Heart & Tongue; Urban Metastasis
By: Jeffrey G. Wang
Heart & Tongue
The heart, in orbit, beats without a mind. Moves without a soul.
Speaks in tilled phrases, its words facilitating breaks.
Any singer could tell you: a drumbeat
of phonetics that cleave
like a toddler to
to its mother’s breasts.
It shies away from the rest, syllables
rooted in (alien) soil, rooted in centuries, thrashing
against geography, sinking like a plow
caught in quicksand.
Observe that the word is diaphanous.
That the syllable vanishes. L’s switched for R’s
roll through muscle memory.
The heart (hijacked) still curls while cauterized—
the tongue, writhing against white flares
as its vernacular is set alight.
So much for nativity, for the wooden
cases we dispatched through storms to reach land
thrumming with (foreign) tongue, smoke rising
upon the virgin horizon.
Men burn lukewarm.
Women burn slightly hotter.
The tongue (of a child) is easiest to scald.
The city tonight is nothing but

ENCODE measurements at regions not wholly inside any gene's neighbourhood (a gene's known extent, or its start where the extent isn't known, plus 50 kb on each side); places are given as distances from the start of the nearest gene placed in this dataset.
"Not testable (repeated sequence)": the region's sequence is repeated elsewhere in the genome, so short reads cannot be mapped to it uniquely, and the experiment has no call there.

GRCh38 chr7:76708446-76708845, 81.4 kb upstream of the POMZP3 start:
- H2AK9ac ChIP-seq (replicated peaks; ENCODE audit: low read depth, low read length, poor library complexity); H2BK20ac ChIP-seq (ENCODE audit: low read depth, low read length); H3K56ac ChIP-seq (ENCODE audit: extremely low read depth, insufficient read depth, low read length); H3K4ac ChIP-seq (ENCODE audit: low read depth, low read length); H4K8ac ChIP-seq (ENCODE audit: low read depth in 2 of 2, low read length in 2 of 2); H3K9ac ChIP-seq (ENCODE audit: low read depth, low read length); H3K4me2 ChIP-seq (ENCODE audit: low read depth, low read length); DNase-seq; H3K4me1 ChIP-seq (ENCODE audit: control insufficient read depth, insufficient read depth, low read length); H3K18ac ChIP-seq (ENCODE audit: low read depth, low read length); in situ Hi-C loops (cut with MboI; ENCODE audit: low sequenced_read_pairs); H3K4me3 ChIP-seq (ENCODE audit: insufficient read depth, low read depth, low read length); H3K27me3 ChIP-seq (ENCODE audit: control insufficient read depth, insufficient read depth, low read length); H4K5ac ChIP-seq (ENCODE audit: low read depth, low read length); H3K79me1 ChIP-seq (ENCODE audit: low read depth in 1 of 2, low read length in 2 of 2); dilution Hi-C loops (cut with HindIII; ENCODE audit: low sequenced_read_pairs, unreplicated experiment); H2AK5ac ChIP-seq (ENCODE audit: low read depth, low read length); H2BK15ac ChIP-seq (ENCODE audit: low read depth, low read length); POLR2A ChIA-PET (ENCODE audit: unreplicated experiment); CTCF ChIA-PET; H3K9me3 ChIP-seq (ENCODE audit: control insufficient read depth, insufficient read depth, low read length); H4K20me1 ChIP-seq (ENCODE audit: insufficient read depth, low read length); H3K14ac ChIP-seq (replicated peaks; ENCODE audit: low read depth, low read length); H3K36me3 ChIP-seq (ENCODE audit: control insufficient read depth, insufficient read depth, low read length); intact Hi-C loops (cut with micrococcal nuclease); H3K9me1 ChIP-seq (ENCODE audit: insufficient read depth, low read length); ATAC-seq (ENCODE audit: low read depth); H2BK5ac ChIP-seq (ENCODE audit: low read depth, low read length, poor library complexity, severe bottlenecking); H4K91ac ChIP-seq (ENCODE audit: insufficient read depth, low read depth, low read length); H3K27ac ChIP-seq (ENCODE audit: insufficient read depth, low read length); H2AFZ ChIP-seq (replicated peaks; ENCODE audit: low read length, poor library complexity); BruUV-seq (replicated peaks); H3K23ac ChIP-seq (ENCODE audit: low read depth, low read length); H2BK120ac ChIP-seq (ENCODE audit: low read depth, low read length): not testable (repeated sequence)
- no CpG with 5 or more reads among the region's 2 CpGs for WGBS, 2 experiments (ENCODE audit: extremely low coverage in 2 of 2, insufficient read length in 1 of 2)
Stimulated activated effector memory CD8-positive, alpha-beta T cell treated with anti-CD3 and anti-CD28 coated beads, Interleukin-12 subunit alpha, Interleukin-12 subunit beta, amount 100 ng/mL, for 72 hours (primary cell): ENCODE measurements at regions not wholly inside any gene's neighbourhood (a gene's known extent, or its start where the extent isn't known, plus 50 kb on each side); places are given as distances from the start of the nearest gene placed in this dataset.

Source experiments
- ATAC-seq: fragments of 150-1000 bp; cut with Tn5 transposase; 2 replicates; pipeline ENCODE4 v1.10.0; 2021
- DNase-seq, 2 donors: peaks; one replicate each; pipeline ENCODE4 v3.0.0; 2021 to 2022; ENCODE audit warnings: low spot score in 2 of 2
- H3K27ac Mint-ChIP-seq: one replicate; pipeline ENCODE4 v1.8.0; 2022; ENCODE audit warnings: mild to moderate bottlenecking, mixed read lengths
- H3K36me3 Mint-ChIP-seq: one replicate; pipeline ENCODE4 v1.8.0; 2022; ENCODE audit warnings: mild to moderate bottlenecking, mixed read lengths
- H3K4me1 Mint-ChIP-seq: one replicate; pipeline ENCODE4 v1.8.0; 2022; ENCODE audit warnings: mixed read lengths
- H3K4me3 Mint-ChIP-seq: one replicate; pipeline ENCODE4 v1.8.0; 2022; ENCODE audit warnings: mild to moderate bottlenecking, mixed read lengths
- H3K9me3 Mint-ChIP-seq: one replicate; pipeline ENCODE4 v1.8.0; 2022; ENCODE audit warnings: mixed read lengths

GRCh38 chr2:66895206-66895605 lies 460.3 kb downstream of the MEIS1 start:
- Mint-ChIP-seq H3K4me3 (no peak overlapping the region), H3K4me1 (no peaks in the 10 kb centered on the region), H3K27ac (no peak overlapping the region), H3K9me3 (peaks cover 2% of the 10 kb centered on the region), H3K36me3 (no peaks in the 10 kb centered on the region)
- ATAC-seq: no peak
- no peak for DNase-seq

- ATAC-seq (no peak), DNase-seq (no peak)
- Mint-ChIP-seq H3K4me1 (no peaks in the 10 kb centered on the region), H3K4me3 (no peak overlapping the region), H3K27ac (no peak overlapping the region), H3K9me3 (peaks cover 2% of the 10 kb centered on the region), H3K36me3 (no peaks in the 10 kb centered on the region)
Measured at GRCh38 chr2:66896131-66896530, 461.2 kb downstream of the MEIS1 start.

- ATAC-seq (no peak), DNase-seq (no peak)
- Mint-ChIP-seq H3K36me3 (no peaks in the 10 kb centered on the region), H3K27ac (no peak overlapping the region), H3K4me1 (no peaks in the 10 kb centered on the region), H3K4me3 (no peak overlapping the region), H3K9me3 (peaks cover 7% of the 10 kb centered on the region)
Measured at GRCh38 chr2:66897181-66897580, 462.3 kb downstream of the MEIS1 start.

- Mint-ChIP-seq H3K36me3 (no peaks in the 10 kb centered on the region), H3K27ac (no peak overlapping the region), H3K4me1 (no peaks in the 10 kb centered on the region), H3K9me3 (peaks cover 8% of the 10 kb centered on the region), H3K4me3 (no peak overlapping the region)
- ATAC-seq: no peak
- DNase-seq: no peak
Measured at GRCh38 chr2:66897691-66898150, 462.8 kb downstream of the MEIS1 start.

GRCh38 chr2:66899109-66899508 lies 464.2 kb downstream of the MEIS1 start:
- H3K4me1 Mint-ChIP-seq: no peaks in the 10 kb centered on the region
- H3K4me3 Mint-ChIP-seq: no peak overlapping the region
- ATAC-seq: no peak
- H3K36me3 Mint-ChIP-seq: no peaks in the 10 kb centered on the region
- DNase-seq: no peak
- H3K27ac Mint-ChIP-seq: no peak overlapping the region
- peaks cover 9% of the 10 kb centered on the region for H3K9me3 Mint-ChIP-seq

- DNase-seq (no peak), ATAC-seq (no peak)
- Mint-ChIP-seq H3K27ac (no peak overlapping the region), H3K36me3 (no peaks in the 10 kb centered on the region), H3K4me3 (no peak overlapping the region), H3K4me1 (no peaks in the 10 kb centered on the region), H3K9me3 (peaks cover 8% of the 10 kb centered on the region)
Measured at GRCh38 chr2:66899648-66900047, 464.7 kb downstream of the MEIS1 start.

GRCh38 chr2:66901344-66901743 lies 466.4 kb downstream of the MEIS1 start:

smoke and mirrors,
smoke running its tired
through the grates
of an all-night subway
with the glow of
the old television shows
we have never seen,
let alone remember.
In the distance, a deli sign glows
its faint flickers clawing
through cracked cement
and chipped paint,
branded by the tracks of
kempt by the patient brushwork
Perched above lay
Ahab’s oily lanterns,
their hazy glow draped over
sparks of cigarette flame,
illuminating walls of refuse that bear
in Belshazzar’s name. Looking
through these shrouded skies,
I must ask:
When will the moon be worth more
than a block of stale cheese?
At what point is the incandescent
chatter inside an all-night
diner worth dissolving another pinprick
of light within the polluted sky?
Standing here alone, my voice is met
only with the echoes of
specters of ragged housing rows
That have a beginning,
but not an end.
And so I walk.
I walk through the crickets and haze,
through this American desert.
I walk through fading television static,
a silent requiem for a city
Jeffrey G. Wang is a writer and poet from San Diego, California. A Content Writer for The Adroit Journal, his work has previously been recognized with national medals from the Alliance of Young Artists & Writers and is forthcoming in The Bookends Review. In his free time, he travels away from the coast, wandering the outskirts of the Mojave. He is sixteen years old.